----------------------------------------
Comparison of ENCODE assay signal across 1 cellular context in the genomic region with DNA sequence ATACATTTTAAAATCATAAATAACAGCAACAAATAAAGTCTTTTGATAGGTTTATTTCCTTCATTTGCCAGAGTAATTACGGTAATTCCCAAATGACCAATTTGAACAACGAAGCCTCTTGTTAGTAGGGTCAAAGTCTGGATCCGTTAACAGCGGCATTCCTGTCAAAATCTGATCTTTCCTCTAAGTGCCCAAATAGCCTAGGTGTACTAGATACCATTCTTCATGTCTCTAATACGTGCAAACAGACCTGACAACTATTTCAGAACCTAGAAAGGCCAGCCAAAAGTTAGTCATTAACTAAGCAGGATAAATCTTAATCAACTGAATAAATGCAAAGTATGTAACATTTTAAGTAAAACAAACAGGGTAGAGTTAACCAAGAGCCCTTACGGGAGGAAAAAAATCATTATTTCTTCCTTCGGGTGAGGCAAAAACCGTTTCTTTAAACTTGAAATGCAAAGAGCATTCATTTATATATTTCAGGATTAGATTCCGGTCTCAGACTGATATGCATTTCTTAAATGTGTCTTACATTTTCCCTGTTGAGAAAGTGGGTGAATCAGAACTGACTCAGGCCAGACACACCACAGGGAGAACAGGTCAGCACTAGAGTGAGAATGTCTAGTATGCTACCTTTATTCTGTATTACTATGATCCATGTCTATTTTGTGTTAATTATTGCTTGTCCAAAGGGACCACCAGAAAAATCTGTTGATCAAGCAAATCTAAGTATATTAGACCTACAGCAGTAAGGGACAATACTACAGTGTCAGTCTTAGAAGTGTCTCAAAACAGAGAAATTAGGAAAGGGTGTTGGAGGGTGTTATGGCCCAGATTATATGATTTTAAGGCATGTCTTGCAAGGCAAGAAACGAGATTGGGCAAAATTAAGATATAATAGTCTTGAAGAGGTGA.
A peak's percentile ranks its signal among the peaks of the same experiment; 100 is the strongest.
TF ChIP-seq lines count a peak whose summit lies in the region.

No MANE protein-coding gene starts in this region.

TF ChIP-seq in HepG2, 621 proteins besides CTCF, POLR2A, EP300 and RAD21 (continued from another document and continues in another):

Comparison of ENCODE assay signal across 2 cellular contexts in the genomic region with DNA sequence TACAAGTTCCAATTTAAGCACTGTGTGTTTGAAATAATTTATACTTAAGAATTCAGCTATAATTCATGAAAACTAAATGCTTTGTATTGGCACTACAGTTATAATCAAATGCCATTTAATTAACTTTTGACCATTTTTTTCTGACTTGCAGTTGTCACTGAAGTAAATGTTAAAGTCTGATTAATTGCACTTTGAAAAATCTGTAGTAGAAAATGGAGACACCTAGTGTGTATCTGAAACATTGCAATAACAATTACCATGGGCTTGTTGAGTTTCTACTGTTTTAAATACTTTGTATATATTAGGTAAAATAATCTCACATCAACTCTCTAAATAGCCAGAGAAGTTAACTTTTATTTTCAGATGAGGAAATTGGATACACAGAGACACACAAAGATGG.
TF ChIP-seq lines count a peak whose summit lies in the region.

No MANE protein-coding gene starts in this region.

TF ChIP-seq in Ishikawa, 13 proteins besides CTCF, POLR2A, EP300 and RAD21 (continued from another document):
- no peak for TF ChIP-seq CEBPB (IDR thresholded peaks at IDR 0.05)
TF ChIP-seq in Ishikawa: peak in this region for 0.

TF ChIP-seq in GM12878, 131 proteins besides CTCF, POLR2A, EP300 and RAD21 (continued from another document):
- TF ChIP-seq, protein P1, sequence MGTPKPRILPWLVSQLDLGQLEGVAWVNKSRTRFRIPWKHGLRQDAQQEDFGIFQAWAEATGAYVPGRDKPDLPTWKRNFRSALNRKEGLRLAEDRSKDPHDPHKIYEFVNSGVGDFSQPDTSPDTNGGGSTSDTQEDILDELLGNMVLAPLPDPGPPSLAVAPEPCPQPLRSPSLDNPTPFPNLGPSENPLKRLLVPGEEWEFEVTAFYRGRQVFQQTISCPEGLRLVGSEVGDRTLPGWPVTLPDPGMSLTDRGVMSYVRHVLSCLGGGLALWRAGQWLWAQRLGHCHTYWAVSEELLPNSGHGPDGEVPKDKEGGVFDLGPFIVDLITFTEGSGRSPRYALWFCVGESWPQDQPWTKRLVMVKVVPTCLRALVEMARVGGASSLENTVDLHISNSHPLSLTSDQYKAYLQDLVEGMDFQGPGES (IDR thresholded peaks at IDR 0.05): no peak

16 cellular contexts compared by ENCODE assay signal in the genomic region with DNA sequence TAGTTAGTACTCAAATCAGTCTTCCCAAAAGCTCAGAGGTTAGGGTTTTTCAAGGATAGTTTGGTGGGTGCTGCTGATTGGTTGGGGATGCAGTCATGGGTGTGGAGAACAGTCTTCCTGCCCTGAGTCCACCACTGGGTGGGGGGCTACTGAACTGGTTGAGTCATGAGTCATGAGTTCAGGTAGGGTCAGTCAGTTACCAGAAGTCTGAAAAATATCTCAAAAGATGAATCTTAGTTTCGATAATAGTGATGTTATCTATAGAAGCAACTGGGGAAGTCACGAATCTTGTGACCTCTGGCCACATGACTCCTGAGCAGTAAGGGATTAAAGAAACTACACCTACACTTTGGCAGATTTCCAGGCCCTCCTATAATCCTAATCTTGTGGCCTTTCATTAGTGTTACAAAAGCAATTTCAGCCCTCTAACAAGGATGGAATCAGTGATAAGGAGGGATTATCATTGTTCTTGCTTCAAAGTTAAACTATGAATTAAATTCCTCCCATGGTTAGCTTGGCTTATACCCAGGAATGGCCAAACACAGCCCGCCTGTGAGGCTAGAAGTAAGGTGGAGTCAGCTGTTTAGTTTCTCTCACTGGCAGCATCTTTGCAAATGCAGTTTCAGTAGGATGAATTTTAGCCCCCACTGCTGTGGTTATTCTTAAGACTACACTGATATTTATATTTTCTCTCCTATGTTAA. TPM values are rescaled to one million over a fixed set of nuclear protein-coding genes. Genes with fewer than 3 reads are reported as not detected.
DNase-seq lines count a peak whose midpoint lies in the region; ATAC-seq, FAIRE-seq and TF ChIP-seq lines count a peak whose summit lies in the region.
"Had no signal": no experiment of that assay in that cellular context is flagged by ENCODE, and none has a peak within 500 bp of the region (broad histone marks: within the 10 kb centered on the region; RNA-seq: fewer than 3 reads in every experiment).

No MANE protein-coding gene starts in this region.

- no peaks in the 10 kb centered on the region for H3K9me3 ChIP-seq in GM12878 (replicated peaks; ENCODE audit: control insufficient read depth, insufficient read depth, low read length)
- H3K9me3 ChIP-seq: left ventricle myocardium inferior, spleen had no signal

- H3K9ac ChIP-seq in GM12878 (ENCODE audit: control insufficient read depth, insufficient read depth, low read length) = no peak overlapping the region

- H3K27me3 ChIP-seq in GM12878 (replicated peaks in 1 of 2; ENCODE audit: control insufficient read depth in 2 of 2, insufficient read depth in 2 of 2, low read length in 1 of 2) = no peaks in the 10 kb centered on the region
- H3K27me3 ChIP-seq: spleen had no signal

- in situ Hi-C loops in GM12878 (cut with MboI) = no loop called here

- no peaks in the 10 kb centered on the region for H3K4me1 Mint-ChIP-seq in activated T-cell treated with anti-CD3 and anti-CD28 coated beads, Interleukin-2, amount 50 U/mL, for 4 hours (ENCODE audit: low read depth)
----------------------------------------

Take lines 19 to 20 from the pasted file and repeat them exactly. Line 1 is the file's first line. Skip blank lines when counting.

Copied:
- H3K9me3 ChIP-seq: left ventricle myocardium inferior, spleen had no signal

- H3K9ac ChIP-seq in GM12878 (ENCODE audit: control insufficient read depth, insufficient read depth, low read length) = no peak overlapping the region